Review of “Women in Leadership” webinar by Blake Morgan
The women’s day webinar by Blake Morgan hosted 2 eminent speakers working in the STEM (=science, technology, engineering, mathematics) field, enumerating struggles of women in STEM, their journey and how important women leadership is in our era.
The first speaker, Sarah James, a dynamic engineer and energetic author, innovator, shared her journey in the STEM field. She is now a principal part at Jacobs with over 20 years’ of delivery excellence and experience in Analytics, AI, IoT, Spatial and Data and their use within technology and engineering. Her inspiring story is not only a confidence booster, but also a testimony, that women are strong and can conquer anything.
Born in an accommodating and encouraging household, Sarah describes, that her father played a major role in giving her an unbiased upbringing, with no gender stereotyping. Shoot for the moon, you will land among the stars, her father would say to her. She started exploring the field of technology as early as the 1990s, until her father and sister pushed her to go to the university. The curriculum in the university, she describes, could not keep her hooked. Her energy levels were soaring high and thus wanted to do more.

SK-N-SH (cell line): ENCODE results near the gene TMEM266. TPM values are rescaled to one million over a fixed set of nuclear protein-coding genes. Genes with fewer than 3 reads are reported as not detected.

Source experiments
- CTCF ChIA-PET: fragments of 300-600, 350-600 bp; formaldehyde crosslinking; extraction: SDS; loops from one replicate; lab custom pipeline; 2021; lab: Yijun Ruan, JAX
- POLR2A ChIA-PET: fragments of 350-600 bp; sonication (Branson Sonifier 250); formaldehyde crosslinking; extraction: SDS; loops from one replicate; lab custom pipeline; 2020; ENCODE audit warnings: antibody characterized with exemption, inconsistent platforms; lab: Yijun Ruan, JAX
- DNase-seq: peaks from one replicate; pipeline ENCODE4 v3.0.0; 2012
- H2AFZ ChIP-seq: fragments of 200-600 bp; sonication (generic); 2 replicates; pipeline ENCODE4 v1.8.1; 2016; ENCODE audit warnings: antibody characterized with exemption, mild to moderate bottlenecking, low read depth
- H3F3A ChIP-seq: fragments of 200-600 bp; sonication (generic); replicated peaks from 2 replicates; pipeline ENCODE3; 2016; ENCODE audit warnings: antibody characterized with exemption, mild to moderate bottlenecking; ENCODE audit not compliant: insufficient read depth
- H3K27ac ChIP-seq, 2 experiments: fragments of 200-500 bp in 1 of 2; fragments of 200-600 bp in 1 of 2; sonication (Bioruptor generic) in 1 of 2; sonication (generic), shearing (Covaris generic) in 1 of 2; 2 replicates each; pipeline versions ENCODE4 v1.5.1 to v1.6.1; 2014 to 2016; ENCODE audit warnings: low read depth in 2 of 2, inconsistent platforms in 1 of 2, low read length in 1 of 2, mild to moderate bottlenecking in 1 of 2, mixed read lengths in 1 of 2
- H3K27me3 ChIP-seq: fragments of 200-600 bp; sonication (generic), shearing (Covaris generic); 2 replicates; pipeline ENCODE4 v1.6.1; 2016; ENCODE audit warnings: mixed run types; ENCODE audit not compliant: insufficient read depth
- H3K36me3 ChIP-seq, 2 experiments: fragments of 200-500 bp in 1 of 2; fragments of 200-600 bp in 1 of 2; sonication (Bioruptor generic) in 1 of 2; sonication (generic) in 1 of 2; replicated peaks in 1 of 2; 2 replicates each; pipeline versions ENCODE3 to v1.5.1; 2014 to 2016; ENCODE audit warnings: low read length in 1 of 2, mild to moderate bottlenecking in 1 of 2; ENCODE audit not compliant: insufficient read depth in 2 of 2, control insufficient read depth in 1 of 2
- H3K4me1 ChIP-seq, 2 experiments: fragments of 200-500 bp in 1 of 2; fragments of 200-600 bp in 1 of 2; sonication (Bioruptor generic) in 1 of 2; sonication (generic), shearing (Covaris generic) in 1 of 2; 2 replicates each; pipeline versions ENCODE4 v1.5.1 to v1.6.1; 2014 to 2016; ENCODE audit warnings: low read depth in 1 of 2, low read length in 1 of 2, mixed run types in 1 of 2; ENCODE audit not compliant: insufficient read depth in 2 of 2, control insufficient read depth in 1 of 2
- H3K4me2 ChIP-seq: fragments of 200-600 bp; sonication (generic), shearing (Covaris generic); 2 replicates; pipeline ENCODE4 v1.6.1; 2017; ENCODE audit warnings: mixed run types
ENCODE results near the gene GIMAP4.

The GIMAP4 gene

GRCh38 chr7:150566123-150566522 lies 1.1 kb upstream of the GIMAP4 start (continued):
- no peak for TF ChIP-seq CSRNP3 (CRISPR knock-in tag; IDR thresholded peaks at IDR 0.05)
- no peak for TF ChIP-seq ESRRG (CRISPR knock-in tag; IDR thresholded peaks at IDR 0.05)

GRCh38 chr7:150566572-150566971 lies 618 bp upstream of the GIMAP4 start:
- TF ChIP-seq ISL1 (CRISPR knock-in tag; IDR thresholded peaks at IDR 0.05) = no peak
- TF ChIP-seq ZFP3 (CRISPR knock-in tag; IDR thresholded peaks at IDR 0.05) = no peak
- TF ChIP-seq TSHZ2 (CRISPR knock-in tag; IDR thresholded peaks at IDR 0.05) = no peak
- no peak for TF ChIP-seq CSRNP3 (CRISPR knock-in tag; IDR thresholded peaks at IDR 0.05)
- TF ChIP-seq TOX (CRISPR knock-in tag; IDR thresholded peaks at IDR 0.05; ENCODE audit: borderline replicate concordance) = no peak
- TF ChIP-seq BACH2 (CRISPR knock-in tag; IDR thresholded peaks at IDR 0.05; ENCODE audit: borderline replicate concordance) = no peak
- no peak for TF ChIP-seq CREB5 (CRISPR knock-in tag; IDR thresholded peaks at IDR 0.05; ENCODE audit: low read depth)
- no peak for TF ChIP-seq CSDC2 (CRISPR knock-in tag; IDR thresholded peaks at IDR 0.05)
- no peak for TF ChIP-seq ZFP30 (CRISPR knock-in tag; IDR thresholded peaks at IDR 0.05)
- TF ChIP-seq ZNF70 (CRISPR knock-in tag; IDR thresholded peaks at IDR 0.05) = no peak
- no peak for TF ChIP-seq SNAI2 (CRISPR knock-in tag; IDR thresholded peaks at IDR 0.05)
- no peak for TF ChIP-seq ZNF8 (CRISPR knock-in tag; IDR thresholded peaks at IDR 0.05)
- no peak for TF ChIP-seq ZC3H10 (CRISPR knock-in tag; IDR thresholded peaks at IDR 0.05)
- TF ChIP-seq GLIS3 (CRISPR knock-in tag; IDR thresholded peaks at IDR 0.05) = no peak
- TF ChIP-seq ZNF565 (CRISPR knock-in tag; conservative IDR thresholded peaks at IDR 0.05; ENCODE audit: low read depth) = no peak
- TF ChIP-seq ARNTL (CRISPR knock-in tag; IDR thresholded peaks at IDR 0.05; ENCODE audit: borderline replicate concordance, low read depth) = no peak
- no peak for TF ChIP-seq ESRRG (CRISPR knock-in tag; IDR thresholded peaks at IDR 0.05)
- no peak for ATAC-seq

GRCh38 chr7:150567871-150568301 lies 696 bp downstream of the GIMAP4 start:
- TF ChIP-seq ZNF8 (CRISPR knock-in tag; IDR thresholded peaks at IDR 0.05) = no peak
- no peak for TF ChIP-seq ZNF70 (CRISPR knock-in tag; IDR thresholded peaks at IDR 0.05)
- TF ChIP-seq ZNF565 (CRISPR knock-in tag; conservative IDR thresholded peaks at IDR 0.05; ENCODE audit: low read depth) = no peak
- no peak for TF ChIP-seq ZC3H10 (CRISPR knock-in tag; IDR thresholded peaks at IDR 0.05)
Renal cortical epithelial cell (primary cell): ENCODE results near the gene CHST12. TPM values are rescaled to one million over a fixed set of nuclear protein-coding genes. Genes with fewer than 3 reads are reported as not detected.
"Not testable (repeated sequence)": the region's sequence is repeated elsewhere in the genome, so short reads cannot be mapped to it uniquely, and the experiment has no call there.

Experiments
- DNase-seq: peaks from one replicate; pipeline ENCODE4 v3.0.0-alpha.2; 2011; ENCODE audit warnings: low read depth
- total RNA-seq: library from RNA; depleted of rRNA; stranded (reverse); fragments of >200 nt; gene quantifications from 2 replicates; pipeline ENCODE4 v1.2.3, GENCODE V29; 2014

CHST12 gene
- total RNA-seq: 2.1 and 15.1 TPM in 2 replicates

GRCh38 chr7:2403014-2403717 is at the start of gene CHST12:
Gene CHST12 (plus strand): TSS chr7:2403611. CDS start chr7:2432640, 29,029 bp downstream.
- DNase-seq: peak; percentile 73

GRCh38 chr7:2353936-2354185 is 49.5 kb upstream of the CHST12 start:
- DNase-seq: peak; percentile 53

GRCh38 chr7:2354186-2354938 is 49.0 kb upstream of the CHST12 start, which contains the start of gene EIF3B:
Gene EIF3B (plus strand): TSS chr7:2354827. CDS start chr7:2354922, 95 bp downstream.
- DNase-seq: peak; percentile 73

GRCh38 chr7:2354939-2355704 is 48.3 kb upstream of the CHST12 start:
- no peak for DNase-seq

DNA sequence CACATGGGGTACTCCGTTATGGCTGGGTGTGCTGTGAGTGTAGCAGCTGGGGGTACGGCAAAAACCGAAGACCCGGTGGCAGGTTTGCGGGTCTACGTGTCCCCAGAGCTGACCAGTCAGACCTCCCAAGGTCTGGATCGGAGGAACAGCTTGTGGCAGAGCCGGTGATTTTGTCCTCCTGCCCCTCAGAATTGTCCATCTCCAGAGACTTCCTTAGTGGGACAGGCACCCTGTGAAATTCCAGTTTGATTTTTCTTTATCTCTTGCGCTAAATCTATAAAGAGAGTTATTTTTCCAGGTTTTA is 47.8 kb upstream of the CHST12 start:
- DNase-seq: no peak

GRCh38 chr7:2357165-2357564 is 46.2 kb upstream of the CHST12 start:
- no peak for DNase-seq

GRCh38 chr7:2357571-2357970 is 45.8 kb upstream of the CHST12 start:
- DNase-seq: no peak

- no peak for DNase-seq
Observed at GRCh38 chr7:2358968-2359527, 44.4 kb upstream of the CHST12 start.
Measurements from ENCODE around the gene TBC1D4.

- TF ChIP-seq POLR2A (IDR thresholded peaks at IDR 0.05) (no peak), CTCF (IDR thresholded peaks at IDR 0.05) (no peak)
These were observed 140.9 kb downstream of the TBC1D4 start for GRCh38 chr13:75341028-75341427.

Before she formally graduated, she started working with Hawaii US Geo-info services. Soon she found herself in Sydney assessing data. Ironically, 20+ years later the company became Jacobs, which she is a part of now. First 10 years mentored by different people, which she describes to have moulded her personality, intrigued her intelligence and pushed her to do better. She later moved to Perth, where she applied to work at small companies, that rejected her, as she was made for better things. She was referred to larger consulting firms, where she shouldered diverse roles. She says, saying “yes” to multiple things is something, she’s picked up from there – you never know, what you will miss,with every rejection you make, and urge everyone to look at positives from every opportunity.